ICEM has had an excellent HIV/AIDS project, but the concern in the meantime is that the funding may run out. In addition, many affiliates also run their own programmes. The problem is that traditions and cultures keep women as second-class citizens. Women have no right to decide for themselves. One other issue is the availability or lack thereof of female condoms. Women need education about female condoms because up to now they have been reluctant to use them. It is up to governments to make them available because with subsidies or government provision they will be used as often as male condoms.

The SSARO women’s committee met in February in Johannesburg. The meeting was held against the backdrop of a woman, Pinky, being murdered underground in a mine. In addition there was one more rape and another woman was raped on her way home. These are fundamental challenges to women. This violence is simply the manifestation of patriarchal stereotypes and gender inequalities. After the incidents the women’s committee went to the mine and spoke to the men to ask them to fight against violence. We need to run effective campaigns against violence. ICEM and NUM will work together to make sure that women continue to be employed in mines.

One more area of work that needs more concentration is the informal economy. There we must do more to organise workers, most of whom are women. The union Tanzania Union of Industrial and Commercial Workers (TUICO)has good programmes, and they should share their experiences.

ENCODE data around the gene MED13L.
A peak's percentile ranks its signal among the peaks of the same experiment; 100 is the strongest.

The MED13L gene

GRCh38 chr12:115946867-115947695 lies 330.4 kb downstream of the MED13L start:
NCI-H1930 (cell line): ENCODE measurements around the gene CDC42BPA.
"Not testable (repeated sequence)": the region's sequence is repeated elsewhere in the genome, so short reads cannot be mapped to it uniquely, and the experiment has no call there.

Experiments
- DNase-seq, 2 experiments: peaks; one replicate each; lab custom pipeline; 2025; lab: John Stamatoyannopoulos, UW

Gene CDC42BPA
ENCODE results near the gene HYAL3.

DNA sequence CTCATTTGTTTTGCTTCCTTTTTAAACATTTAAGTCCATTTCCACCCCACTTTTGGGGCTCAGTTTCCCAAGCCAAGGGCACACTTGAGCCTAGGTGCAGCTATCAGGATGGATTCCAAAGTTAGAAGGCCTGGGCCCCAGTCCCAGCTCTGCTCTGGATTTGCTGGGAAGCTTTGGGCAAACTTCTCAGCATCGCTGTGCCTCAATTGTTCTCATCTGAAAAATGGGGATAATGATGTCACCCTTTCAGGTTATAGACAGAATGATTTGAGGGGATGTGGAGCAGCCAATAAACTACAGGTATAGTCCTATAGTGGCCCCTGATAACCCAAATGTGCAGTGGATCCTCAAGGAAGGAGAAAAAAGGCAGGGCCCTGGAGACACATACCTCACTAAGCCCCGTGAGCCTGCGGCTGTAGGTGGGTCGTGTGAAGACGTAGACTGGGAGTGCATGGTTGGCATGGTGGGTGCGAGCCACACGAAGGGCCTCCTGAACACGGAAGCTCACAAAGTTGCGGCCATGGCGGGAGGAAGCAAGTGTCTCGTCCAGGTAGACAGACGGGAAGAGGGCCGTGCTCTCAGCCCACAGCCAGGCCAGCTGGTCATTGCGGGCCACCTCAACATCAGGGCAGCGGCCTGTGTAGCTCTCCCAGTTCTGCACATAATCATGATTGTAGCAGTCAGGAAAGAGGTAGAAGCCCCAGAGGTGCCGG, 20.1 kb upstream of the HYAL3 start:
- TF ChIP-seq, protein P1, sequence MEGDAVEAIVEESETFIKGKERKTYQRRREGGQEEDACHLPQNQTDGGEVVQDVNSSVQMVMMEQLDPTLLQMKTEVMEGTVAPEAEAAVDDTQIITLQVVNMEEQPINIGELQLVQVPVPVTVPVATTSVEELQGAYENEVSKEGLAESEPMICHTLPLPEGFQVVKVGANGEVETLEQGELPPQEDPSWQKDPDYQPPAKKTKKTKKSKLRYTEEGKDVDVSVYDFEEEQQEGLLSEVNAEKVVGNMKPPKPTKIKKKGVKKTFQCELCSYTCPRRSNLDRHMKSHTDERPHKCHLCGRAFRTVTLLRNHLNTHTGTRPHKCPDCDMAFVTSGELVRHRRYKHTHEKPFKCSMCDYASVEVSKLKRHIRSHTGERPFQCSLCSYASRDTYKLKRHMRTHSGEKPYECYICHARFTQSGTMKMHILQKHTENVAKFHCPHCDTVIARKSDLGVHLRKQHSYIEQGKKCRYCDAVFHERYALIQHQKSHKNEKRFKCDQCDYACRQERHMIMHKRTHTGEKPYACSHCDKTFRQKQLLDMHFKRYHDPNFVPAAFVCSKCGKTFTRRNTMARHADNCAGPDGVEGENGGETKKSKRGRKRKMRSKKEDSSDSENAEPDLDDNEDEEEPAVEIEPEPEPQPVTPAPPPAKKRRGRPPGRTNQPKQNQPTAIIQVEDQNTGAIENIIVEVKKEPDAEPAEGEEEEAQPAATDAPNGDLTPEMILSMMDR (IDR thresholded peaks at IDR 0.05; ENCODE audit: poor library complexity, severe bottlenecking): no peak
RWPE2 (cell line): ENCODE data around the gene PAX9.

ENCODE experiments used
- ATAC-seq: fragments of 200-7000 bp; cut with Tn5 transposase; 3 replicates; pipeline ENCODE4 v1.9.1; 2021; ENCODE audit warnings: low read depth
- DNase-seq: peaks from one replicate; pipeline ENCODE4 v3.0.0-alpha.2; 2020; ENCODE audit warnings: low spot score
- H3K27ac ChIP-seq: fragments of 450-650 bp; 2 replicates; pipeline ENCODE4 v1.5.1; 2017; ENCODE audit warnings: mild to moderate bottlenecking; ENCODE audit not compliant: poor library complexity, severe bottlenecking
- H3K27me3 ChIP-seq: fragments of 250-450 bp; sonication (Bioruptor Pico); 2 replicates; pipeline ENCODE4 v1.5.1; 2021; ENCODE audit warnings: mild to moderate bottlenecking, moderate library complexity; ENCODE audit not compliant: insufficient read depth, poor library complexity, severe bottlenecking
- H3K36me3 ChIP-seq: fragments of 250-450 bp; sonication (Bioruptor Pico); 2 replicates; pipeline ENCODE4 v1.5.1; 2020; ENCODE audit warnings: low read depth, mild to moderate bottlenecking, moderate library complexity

The SSARO women’s committee has some views on the new organisation. The women feel there should be balanced leadership from the three former GUFs; they do not want one GUF to dominate the other two. They feel there should be an appropriate North-South and gender balance. It is true that there is consensus on the 30% women representation on the executive, but there should also be 30% women in all levels and in all structures. The committee made proposals for women’s representation in Africa in light of the different backgrounds and cultures in the three GUFs. The ICEM’s structure should be the one to continue. The committee also proposed providing for budgets that cater to women, especially for women’s capacity building.

As far as Latin America is concerned, a project has been running for two years on collective bargaining in all countries in the region where ICEM has affiliates. Many workshops were held. In Costa Rica, new clauses have been introduced in agreements. In addition, a law stipulates that all organisations must have gender parity in leadership.  In Brazil, the main focus is working against violence. There is a law, but it is not enough. Moreover, the Força Sindical chemical unions are working with women at the shop floor level to prepare demands for collective bargaining. The demands must come from the bottom up and start from the shop floor. The demands for 8 March celebrations are for reducing working time, putting a stop to human trafficking, decent work. The Força Sindical confederation does a lot of work on HIV/AIDS. Three women are local presidents of the FEQUIMFAR federation. It has been possible to bring more women in at all levels. They expressed their pride in ICEM.

Lorraine Usher from the Construction, Forestry, Mining and Energy Union (CFMEU), Australia, and chair of the ICEM Asia-Pacific Women’s Committee presented the work done up to now on ILO Convention 183. It is a question of working to get the Convention ratified because up to now no country in the region has ratified it. Australia has better maternity coverage than what is foreseen by the Convention. The new policy also covers contract workers. Up to now maternity was negotiated by agreements. In spite of the fact that more women are now covered, Australia still is unlikely to ratify the Convention. Australia has higher maternity benefits than neighboring countries.